'Those Who Know Most': Insider Trading in 18th c. Amsterdam
NBER Working Paper No. 18845
This paper studies how private information is incorporated into prices, using a unique setting from the 18th century that, in many dimensions, is simpler and closer to stylized models of price discovery than modern-day markets. Specifically, the paper looks at a number of English securities that were traded in both London and Amsterdam. Relevant information about these securities originated in London and was sent to Amsterdam on board of official mail packet boats. Anecdotal evidence suggests that these ships carried both public news and private information. They sailed only twice a week, and in adverse weather could not sail at all. The paper exploits periods of exogenous market segmentation to identify the impact of private information. The evidence is consistent with a Kyle (1985) model in which informed agents trade strategically. Most importantly, the speed of information revelation in Amsterdam depended on how long insiders expected it would take for the private signal to become public. As a result of this strategic behavior, private information was only slowly revealed to the market as a whole. This price discovery was economically important: private signals had almost as much impact on prices as public information shocks.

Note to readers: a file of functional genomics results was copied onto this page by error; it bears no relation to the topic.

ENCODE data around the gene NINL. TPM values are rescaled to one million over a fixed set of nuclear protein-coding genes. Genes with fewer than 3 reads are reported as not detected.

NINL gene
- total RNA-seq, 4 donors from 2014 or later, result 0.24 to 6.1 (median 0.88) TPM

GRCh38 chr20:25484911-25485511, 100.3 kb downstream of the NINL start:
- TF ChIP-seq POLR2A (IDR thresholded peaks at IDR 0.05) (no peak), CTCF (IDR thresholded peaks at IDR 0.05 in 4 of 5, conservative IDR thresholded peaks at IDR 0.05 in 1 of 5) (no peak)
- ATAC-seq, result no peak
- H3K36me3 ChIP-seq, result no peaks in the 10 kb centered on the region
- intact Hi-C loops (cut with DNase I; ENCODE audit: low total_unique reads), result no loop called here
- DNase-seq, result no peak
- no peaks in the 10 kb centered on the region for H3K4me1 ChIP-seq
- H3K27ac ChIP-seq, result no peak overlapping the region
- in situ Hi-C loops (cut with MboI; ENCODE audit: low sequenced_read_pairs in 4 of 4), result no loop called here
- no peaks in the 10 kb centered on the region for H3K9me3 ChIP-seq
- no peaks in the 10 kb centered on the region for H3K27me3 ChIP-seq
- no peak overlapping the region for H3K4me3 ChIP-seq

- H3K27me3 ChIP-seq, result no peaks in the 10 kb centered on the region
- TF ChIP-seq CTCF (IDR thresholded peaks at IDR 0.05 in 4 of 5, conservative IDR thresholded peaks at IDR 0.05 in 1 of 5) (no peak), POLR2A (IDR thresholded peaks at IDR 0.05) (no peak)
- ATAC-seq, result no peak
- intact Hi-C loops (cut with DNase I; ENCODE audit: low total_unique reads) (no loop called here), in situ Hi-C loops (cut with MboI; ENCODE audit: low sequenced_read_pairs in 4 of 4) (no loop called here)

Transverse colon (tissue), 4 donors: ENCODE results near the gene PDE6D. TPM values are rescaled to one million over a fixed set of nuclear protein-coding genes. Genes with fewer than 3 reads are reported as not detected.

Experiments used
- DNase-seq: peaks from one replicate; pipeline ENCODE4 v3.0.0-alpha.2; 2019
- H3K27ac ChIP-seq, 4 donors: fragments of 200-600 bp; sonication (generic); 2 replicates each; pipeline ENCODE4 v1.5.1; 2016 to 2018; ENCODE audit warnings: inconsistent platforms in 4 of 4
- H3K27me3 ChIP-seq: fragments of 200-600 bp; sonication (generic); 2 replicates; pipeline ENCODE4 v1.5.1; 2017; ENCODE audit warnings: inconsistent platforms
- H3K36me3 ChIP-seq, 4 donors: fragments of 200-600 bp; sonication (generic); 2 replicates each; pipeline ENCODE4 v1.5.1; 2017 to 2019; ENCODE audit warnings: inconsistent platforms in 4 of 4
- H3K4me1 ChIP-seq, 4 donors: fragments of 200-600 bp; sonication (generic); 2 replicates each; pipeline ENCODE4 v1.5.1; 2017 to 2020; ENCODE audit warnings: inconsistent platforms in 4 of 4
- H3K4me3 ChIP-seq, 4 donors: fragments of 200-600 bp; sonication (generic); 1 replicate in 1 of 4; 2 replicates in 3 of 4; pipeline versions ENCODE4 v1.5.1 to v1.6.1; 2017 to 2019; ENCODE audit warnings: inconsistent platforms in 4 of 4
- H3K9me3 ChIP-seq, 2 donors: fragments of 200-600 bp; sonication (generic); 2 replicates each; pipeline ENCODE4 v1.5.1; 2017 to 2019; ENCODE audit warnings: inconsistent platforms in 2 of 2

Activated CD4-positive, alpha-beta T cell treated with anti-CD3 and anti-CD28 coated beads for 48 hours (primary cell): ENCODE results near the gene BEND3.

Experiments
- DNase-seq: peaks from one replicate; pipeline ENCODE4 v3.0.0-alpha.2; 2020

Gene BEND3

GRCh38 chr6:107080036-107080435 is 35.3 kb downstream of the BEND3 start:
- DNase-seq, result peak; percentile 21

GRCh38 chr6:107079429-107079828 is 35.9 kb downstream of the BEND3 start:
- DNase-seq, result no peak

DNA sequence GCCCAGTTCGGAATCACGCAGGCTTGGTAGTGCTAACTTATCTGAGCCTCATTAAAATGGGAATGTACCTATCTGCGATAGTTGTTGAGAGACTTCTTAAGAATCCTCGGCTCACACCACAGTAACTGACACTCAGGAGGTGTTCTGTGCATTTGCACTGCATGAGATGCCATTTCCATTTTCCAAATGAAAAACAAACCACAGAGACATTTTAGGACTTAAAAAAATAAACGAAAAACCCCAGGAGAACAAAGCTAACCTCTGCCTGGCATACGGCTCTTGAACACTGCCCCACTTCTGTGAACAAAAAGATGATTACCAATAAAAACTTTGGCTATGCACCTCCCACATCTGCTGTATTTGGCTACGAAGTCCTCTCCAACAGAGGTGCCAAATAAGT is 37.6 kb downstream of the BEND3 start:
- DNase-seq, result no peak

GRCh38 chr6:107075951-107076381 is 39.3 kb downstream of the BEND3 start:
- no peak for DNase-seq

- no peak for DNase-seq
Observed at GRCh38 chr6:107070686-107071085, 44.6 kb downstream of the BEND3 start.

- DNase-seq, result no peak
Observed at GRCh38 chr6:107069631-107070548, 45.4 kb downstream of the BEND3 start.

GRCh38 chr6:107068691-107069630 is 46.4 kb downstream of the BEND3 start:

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This paper was revised on October 30, 2015
Document Object Identifier (DOI): 10.3386/w18845
Published: Journal of Political Economy, Volume 123, Number 6, December 2015
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